Fragments and Poems From the Ancient Greek by Brooks Haxton

BOMB 69 Fall 1999
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Article 2261 69 Haxton

No one knows who wrote these poems. The poem said to be by Sappho survives only because it was quoted by a tutor of the Roman emperor 800 years after the poet died. In “Liar,” Archilochos may be cursing the father of his former fiancée. The old man canceled the engagement, the story goes, because the poet’s mother was a slave. On the other hand, Archilochos may not have written it.

All that remains are a few lines on a tattered shred of papyrus, a fragment with no title and no author’s name. The whole poem may have existed in countless manuscripts all over ancient Greece, but what we have of it survives because it was used as mummy-cloth in a burial ground near the Nile. After the destruction of the great classical libraries, the poem drifted out of existence for 2000 years, as did most poetry of that world forever.

The marks on that mummy-cloth must have been made hundreds of years after the poet died. The Greeks had conquered the world they knew in the meantime; Rome conquered almost everything that had been Greek; and then Rome fell. Christian and Islamic cultures came into being. Old worlds vanished. New worlds took shape everywhere, new languages and up-to-date technologies.

But the art of writing remains to me the most uncanny technology of all time—letters of an ancient alphabet on mummy-cloth under the desert sand, in their fidelity to a poet’s momentary love or rage, like the magnetic signature of a millennial tape recording, unearthed one hundred years ago, and popped again into the player of the literate mind.



Liar

Archilochos, 7th-century BCE

Swept overboard, unconscious in the breakers,
strangled with seaweed, may you wake up in a gelid
surf, your teeth, already cracked into the shingle,
now set rattling by the wind, while face-down,
helpless as a poisoned cur, on all fours you puke
brine reeking of dead fish. May those you meet,
barbarians as ugly as their souls are hateful,
treat you to the moldy wooden bread of slaves.
And may you, with your split teeth sunk in that,
smile, then, the way you did when speaking as my friend.


From Papyri Oxyrhyncus
Possibly Alkman, 7th-century BCE

We, who come among the dead as far
as to the very Goddess, nine girls,
maidens, lovely in our dancing,
in bright loveliness of folded
woven-work, with fine-sawn necklaces
of ivory, shine, brilliant
to the dead eye as forgotten daylight.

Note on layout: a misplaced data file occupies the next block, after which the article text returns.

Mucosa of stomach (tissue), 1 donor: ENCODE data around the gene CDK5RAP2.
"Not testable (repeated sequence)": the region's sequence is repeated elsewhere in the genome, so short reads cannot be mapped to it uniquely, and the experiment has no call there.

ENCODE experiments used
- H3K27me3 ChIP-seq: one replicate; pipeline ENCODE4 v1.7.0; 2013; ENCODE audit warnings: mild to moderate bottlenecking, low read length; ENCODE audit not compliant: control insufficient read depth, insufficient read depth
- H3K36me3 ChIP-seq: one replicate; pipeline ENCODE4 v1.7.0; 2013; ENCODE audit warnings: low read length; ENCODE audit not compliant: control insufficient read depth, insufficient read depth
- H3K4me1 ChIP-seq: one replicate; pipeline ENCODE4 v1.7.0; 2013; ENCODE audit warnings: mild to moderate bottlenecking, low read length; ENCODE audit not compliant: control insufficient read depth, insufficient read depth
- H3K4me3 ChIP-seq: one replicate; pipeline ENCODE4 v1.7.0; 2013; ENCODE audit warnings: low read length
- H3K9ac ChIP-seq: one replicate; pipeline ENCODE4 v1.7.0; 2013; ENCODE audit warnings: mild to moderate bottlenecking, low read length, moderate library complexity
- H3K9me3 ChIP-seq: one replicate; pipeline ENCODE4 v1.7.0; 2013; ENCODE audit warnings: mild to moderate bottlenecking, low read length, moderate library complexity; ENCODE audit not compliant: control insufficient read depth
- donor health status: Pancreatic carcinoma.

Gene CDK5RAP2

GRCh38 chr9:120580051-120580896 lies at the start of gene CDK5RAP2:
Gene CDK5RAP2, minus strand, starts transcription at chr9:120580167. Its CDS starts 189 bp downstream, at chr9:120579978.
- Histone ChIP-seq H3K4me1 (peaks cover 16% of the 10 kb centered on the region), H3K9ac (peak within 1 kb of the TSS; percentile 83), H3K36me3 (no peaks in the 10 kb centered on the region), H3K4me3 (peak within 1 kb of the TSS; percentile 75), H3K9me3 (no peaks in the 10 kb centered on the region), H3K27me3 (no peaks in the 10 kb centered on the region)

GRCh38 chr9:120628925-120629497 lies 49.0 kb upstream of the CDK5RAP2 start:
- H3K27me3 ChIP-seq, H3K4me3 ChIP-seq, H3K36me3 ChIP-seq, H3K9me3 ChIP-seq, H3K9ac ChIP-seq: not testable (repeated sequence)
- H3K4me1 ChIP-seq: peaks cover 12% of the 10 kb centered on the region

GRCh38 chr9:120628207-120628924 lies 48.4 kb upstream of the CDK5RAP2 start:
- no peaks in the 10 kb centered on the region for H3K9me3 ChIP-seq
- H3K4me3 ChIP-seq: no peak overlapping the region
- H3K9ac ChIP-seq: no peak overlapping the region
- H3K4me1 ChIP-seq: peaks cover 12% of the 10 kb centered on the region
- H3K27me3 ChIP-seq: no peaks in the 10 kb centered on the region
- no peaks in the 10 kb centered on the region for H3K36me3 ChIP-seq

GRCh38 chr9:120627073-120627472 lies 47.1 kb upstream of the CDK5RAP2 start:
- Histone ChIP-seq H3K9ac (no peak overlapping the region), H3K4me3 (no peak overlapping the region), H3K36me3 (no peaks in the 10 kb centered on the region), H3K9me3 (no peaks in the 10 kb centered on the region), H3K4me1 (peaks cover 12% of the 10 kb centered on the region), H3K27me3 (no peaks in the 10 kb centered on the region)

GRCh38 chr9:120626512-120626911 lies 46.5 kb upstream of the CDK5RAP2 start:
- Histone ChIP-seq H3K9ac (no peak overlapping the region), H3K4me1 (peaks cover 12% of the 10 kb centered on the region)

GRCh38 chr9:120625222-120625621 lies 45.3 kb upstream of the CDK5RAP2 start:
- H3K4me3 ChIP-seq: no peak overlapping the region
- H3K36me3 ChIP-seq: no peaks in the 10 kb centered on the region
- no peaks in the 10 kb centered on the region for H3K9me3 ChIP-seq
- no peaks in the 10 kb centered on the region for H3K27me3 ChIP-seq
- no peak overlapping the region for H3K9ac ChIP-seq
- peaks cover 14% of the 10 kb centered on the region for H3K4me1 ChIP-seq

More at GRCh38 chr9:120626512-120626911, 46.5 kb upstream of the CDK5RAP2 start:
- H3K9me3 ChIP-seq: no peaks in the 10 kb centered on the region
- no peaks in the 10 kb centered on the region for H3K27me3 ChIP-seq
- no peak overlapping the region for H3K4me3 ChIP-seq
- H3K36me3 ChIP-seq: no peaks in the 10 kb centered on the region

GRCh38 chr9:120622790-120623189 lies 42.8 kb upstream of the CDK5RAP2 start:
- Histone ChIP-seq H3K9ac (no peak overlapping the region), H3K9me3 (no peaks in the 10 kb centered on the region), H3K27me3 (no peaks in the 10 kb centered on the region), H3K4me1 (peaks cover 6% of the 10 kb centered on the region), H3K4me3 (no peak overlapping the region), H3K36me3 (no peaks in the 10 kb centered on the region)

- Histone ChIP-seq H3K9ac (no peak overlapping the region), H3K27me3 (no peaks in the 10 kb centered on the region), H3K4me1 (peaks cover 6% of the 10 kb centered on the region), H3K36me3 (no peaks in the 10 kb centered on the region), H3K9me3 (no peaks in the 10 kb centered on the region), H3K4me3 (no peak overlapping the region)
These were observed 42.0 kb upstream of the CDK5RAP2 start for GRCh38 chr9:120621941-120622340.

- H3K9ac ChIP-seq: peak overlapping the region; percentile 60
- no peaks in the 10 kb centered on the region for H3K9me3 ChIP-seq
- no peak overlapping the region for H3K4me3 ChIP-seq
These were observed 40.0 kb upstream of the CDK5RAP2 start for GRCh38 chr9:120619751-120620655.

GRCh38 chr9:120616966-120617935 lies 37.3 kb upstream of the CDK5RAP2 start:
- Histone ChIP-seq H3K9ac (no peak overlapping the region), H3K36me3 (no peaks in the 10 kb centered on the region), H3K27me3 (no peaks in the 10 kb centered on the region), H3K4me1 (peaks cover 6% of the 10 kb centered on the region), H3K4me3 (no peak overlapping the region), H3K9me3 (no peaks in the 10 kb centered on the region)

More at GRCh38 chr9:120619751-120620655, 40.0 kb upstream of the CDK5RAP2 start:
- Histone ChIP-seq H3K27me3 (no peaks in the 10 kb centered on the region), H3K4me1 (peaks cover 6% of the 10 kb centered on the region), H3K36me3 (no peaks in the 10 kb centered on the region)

Message From the Court of Apollo
Anonymous, 4th-century CE

Tell your king, the sculpted walls lie fallen
in the dust. The lord of prophecy, Apollo,
keeps no shelter here, no laurel, and no priest.
No longer does the fountain in the courtyard speak.
Even the waters left here, whispering into the sun.


Rainy Season
Anakreoteia, date uncertain

Black earth drinks.
Trees drink from it.
The sea drinks rivers
and the sun the sea.
I saw an old moon
drink the sun. Still
my friends say, Fight
your thirst. And I do
what I can: I drink.


Cicad
Anakreonteia, date uncertain

People like to think of you, cicada,
when you sing down from the treetop,
having sipped the clear dew,
happy, high, and full of music
as a king, that you speak praise
of everything you see, the farms,
the woods, and under you the farmer,
grateful that you damage nothing,
holds this prophecy in honor,
portent of the summer fruit.
Even the Muses love your voice,
vibrating, as if out of the sun itself.
And old age never comes to you,
but only the earthborn wisdom
of your song, no hint of suffering,
or of the blood of passion, spirit,
we say, almost equal to the gods’.


Aolian Ode
Sappho; less often attributed to Alkaios, 7th-century BCE

In ancient Crete around Love’s altar where the delicate
grasses flowered graceful women with a quickening
of soft footsteps kept time in the choral dance.


Fragment From Papyri Oxyrhncus
Alkaios, 7th-century BCE

All … demolish … burn …
I gain control … I suffer …
shameful … O! [a person’s name?] …


Unreason
Of uncertain date and place

Everything is laughter and unthinkable dust.
Out of nothing without reason comes what is.
 

All poems and fragments translated from the Greek by Brooks Haxton.

—Brooks Haxton’s new book of poems translated from the ancient Greek, Dances for Flute and Thunder, has just been published by Viking Penguin. He teaches at Syracuse University and at the Warren Wilson MFA program for writers.

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Originally published in

BOMB 69, Fall 1999

Featuring interviews with Errol Morris, Peggy Shaw, Laurie Anderson, Carlo Ginzburg, Raymond Pettibon, Judy Pfaff, Mellisa Marks, Edward Said, and Margaret Cezair-Thompson. 

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